In order to merit a waiver of the requirement to deposit the 30%t of the amount in a dispute where the property about to be sold by the mortgagee is a matrimonial home, Justice Mubiru said, any applicant, like Nakato, ought to satisfy the court that eviction therefrom will occasion the applicant undue hardship.
“It should be hardship which is excessive or disproportionate in all the circumstances of the case, considering the fact that whoever mortgages property ought to foresee the fact that it may be sold upon default,” the judge added.
When determining the magnitude of hardship the eviction from a matrimonial home is likely to cause, Justice Mubiru said, the court will consider, among other factors, the nature of the transaction that exposed the spouses to eviction therefrom; the size of the family, the period for which they have occupied the home; the availability of alternative, reasonable accommodation, and any unique qualities of the home – whether there are likely to be serious safety or health issues emanating from the eviction, such as those related to childcare, or responsibilities of caring for an elderly, disabled, or sick family member. The court may also be interested to know, the judge added, whether loss of that accommodation might substantially affect the applicant’s viability as a cohesive family.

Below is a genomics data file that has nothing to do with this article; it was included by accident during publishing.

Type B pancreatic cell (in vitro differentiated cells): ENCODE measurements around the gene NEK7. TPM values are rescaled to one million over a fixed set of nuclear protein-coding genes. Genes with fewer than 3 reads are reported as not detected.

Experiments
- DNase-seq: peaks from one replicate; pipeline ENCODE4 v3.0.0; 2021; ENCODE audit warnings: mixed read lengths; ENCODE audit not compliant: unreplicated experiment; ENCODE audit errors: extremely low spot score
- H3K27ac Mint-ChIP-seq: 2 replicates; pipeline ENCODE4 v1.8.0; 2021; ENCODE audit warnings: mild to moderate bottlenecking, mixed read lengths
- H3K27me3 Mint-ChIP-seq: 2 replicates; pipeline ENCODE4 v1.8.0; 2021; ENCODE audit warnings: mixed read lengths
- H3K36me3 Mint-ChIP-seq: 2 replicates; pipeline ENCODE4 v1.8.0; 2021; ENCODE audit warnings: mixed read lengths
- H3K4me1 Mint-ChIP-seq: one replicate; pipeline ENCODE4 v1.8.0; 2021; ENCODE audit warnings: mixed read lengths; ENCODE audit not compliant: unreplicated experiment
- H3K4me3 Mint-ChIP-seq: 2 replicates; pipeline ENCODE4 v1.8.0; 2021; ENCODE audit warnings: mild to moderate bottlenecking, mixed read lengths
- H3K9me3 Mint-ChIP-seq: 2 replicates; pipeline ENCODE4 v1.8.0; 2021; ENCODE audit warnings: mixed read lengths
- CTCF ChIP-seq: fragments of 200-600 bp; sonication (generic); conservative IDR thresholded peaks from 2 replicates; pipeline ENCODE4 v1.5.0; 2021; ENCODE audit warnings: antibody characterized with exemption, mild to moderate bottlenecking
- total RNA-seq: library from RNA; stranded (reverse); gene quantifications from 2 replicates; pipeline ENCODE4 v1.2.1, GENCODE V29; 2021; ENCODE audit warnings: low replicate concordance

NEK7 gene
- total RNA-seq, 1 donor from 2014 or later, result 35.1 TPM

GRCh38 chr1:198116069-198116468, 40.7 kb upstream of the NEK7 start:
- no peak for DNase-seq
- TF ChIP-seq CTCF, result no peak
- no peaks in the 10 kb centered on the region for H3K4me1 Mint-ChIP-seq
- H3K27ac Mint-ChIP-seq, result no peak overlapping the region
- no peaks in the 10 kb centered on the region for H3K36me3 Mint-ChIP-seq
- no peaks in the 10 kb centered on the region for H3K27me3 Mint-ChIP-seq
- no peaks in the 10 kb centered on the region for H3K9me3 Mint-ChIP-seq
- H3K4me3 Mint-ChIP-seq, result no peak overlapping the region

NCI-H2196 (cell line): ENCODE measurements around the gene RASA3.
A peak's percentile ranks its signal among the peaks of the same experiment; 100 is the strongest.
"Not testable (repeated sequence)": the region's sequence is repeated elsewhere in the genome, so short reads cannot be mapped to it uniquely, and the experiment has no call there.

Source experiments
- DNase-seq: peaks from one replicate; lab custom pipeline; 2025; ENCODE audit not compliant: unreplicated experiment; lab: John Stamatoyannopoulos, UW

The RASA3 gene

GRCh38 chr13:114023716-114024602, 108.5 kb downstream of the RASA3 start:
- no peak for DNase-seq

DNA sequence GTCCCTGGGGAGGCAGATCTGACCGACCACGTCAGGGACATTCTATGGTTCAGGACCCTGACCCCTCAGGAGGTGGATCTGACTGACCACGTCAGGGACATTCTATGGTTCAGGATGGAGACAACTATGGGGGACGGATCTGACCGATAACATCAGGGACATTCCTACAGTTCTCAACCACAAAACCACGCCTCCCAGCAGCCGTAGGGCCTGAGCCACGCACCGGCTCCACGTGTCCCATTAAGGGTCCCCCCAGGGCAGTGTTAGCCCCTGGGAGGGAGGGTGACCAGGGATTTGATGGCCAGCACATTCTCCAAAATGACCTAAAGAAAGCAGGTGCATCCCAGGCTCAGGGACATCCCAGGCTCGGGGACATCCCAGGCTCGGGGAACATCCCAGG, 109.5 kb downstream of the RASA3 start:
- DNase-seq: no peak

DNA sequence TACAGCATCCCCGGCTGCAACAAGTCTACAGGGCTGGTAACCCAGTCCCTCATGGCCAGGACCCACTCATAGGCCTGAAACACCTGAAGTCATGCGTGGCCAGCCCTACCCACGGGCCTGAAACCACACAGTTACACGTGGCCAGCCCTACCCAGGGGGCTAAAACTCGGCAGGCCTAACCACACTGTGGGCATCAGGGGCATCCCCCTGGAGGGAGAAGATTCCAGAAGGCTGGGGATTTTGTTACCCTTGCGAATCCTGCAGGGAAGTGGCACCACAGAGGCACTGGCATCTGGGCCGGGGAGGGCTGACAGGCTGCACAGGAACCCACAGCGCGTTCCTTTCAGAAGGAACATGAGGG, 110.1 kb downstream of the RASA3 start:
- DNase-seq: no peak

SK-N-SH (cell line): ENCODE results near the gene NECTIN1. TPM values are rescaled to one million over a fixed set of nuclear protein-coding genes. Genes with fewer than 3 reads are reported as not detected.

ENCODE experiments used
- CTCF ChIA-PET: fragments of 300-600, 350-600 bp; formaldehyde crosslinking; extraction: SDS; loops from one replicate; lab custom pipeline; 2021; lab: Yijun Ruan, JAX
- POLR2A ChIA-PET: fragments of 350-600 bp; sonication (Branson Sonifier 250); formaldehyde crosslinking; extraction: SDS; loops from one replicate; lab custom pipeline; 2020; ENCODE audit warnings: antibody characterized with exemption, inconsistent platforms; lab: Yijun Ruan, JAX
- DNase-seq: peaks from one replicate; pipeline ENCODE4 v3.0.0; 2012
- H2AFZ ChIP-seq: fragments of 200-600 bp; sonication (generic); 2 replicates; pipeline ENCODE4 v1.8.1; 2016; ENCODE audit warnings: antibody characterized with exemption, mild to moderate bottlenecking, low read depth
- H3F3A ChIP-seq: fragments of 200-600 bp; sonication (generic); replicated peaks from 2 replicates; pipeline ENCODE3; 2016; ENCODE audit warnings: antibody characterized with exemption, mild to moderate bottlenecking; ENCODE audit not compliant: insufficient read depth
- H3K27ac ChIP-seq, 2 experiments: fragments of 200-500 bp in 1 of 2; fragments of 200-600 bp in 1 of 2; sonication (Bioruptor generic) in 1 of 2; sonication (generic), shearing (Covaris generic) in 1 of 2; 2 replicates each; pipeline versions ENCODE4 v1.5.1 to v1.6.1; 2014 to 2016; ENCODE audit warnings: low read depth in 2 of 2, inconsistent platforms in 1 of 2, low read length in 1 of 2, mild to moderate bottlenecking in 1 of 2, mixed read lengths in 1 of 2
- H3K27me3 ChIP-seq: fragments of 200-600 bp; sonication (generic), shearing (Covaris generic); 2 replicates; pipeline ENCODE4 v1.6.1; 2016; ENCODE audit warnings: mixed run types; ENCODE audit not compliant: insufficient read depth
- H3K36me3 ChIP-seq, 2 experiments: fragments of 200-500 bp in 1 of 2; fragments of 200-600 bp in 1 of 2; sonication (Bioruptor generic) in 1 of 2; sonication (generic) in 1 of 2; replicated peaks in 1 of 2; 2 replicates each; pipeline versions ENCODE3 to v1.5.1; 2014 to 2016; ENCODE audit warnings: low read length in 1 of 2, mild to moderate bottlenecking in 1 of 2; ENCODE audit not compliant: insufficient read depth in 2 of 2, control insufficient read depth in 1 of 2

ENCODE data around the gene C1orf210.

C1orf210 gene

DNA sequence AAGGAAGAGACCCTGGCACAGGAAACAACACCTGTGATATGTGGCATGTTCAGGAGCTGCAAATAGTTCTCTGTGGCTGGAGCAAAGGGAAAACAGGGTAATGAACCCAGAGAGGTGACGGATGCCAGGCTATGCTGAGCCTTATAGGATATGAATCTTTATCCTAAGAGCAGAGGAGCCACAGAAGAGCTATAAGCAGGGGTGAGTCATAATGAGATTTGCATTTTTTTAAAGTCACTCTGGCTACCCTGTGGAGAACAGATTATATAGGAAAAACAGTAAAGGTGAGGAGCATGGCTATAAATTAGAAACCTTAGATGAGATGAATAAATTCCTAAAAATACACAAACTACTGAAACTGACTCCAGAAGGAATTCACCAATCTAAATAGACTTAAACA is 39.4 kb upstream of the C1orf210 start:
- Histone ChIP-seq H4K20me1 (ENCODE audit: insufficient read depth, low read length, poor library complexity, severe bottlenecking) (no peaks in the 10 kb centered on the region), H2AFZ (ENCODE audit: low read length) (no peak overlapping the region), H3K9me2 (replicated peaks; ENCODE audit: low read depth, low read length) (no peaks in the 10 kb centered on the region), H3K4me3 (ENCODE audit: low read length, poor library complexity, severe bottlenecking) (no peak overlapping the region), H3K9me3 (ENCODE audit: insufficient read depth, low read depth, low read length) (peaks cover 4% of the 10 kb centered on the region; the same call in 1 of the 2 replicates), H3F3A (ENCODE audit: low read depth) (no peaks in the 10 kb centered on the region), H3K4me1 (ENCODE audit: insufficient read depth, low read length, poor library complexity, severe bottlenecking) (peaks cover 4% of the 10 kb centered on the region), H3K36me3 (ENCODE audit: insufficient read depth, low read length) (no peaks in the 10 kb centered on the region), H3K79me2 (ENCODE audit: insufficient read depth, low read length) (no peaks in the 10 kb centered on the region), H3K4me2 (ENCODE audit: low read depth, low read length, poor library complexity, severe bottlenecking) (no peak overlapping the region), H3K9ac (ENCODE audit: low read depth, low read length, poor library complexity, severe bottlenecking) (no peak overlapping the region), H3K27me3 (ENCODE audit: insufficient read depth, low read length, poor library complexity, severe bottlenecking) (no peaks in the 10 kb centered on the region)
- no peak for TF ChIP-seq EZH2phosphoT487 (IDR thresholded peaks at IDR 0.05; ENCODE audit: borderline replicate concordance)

The burden rested on Nakato, Justice Mubiru said, to provide evidence in respect of these considerations if arguing that loss of possession of the property would cause undue hardship and that those circumstances cannot be inferred from the illiteracy of the applicant, having ten children whose ages and circumstances are undisclosed and a mere averment that it is the only house she can live in, as proposed by counsel for the appellant.
In the end, Justice Mubiru ruled that the Registrar Hatanga had not been availed “any material upon which he ought to have exercised his discretion in favour of Nakato”, and that there was “no basis for the court to interfere in what was a proper exercise of discretion”. He dismissed the case with costs.